Yukinori Yanagi, who moved to Hiroshima after living and studying in the United States, provided a work that juxtaposes Article 9 with an earlier version. One version had even renounced the right to self-defense — a clause whose deletion engendered the Self-Defense Forces, not to mention the argument, still continuing to this day, about their constitutionality, extent and role.
Watanabe has also included Yasumasa Morimura’s re-creation in video of novelist Yukio Mishima’s famous presuicide speech from 1970. While the original speech focused on the problems associated with the Japan-U.S. security pact (itself arguably a consequence of Article 9), Watanabe points out that Mishima actually argued for “the Japanese Self-Defense Forces to be divided into two. One part for self- defense, and the other to be provided to the United Nations.”
Younger artists are represented, too. A video by San Francisco-based Kota Ezawa turns a scene from the 1966 film “Who’s Afraid of Virginia Woolf?” into a black-and-white animation. A married couple is shown embroiled in a passionate argument, each insisting that the other started it. Even self-defense, the work suggests, is capable of sparking conflict.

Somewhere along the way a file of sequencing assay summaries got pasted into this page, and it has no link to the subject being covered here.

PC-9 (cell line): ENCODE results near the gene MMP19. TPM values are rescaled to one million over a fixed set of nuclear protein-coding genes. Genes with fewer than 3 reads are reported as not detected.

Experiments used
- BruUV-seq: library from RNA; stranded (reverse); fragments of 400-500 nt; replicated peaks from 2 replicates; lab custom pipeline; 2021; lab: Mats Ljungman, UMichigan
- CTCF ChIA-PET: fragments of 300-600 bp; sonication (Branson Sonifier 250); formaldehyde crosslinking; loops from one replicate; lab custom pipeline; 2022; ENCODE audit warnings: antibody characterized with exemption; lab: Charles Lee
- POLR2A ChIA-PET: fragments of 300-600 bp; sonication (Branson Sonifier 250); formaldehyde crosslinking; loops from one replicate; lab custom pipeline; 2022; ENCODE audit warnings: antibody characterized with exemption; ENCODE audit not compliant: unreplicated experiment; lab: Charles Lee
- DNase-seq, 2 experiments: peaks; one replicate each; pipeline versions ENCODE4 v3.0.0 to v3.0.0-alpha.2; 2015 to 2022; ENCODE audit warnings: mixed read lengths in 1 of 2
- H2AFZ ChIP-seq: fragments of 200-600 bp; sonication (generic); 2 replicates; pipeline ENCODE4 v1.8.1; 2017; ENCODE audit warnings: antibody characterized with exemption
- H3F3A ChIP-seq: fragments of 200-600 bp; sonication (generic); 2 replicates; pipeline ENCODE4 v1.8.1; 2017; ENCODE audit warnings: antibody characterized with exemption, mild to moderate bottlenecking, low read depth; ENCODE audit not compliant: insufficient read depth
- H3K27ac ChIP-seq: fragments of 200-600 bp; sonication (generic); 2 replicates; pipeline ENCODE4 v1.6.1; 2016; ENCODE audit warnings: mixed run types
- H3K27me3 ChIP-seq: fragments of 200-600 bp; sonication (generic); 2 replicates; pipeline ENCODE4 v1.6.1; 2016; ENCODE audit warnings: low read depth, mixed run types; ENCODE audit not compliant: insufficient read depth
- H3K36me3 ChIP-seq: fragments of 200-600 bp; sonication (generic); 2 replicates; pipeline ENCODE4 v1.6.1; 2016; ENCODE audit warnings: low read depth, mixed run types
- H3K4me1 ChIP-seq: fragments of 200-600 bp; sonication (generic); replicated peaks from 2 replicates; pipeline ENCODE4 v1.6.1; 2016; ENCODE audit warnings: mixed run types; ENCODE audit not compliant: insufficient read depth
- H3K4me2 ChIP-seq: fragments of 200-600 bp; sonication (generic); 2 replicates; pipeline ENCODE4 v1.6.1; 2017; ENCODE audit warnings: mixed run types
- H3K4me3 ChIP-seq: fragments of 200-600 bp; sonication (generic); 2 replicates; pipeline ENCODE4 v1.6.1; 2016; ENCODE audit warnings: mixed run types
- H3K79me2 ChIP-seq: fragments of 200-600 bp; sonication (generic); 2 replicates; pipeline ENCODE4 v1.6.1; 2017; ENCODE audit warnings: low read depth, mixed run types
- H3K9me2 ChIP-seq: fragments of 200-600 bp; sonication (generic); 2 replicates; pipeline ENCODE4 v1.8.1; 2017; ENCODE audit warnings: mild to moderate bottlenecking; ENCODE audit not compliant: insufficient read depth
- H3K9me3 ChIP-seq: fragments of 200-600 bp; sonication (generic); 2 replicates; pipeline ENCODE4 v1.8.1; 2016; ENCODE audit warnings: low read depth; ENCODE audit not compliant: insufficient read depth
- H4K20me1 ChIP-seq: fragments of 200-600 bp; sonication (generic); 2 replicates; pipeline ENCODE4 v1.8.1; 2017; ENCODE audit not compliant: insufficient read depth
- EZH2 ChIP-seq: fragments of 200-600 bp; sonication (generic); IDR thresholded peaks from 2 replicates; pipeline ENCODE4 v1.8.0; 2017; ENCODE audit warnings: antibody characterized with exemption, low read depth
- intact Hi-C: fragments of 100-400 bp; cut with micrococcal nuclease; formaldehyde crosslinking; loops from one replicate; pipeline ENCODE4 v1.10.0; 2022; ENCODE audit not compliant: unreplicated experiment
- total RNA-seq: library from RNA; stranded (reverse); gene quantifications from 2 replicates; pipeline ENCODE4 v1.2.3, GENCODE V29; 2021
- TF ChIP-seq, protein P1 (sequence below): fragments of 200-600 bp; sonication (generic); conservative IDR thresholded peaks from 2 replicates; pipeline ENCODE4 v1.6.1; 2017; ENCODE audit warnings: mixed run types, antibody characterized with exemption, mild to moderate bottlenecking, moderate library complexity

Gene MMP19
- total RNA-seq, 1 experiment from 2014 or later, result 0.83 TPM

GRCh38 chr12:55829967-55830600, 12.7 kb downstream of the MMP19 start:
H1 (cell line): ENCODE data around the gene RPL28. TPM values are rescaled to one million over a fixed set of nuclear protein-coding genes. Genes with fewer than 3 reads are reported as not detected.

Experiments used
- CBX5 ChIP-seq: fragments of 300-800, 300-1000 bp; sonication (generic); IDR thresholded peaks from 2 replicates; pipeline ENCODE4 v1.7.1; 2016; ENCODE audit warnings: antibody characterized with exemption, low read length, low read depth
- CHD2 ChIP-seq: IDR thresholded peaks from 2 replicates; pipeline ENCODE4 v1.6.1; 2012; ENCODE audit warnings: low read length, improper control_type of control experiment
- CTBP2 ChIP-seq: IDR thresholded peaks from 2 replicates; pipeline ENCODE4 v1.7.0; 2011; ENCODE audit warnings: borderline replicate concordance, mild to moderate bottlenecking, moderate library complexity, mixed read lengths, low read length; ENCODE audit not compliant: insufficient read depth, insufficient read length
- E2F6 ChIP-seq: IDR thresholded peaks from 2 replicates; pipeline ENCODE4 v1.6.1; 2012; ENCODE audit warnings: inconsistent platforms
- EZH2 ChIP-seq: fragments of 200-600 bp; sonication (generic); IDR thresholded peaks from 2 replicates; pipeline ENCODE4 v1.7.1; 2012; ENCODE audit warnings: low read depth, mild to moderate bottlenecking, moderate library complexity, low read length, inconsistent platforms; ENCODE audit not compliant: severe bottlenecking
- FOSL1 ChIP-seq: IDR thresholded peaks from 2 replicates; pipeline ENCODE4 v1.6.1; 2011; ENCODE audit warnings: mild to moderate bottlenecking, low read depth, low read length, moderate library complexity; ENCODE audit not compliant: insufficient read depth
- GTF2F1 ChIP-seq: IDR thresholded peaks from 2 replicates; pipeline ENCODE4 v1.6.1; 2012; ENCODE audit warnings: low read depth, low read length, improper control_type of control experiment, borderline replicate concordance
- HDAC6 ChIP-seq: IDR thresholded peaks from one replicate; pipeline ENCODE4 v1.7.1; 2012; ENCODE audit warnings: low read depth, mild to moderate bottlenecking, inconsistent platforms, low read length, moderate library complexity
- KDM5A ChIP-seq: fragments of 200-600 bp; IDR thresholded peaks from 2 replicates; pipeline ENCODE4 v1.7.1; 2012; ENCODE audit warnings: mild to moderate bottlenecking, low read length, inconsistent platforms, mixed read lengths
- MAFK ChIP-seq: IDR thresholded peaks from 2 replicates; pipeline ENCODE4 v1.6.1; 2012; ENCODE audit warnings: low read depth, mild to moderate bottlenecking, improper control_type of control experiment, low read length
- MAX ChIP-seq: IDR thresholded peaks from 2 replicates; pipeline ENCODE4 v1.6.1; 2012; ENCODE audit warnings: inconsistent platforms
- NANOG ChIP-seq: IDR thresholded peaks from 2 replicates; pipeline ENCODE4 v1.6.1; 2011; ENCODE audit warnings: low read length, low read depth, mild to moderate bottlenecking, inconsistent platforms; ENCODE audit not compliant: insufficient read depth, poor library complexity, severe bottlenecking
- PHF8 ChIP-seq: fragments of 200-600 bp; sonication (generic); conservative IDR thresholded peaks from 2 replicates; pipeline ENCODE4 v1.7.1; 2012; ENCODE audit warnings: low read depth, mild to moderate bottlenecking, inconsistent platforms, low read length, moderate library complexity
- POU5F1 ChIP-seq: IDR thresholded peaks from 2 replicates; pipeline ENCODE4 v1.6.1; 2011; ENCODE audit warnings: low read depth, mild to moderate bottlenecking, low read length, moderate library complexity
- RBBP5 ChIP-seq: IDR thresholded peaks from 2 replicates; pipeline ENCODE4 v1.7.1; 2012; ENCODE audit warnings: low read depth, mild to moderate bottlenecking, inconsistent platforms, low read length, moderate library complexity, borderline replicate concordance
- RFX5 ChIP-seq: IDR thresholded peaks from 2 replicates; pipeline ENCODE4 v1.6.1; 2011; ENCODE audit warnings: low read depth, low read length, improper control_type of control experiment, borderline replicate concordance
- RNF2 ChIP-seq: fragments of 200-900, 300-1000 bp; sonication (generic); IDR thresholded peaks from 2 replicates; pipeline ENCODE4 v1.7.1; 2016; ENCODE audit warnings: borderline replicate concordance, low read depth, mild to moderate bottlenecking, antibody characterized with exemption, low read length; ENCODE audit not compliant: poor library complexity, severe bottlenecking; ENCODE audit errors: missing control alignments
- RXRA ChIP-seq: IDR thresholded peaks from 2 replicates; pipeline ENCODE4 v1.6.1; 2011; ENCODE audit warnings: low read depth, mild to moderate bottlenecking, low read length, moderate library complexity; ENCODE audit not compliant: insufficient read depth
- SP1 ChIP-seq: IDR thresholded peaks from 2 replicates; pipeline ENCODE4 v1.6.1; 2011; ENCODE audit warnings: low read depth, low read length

About half of the 11 artists in the exhibition are Japanese who are currently or previously based overseas.
Watanabe refuses to predict how the local audience will respond to the show. But some signs are not encouraging.
“I applied to so many Japanese corporations (for sponsorship for the show) — like over 50 — and they all said no, because it’s too political,” he recalls.
In part, the show was made possible by the dedication of Japanese assistants who were prepared to work as volunteers.
“But, almost without exception, they are Japanese who live in foreign countries. They understand art on a global scale. They have the capacity to understand this kind of project,” he says.
“Into the Atomic Sunshine: Post-War Art Under Japanese Peace Constitution Article 9” runs until Aug. 24 at Daikanyama Hillside Forum in Tokyo. For more information visit www.spikyart.org/atomicsunshine/